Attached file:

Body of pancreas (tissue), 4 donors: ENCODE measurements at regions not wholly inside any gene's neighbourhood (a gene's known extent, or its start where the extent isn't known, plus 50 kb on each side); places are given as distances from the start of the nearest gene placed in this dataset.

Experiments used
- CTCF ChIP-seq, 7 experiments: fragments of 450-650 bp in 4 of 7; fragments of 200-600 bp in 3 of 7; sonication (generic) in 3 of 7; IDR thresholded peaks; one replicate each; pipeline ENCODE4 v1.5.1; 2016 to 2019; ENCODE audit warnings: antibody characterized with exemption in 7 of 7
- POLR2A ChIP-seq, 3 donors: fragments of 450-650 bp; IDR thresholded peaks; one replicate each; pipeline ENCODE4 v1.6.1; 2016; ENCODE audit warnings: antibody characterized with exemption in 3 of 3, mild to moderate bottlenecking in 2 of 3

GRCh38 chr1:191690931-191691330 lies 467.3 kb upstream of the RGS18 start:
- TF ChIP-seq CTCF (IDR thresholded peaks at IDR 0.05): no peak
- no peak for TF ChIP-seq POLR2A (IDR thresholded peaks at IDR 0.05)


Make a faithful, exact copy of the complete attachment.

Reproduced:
Body of pancreas (tissue), 4 donors: ENCODE measurements at regions not wholly inside any gene's neighbourhood (a gene's known extent, or its start where the extent isn't known, plus 50 kb on each side); places are given as distances from the start of the nearest gene placed in this dataset.

Experiments used
- CTCF ChIP-seq, 7 experiments: fragments of 450-650 bp in 4 of 7; fragments of 200-600 bp in 3 of 7; sonication (generic) in 3 of 7; IDR thresholded peaks; one replicate each; pipeline ENCODE4 v1.5.1; 2016 to 2019; ENCODE audit warnings: antibody characterized with exemption in 7 of 7
- POLR2A ChIP-seq, 3 donors: fragments of 450-650 bp; IDR thresholded peaks; one replicate each; pipeline ENCODE4 v1.6.1; 2016; ENCODE audit warnings: antibody characterized with exemption in 3 of 3, mild to moderate bottlenecking in 2 of 3

GRCh38 chr1:191690931-191691330 lies 467.3 kb upstream of the RGS18 start:
- TF ChIP-seq CTCF (IDR thresholded peaks at IDR 0.05): no peak
- no peak for TF ChIP-seq POLR2A (IDR thresholded peaks at IDR 0.05)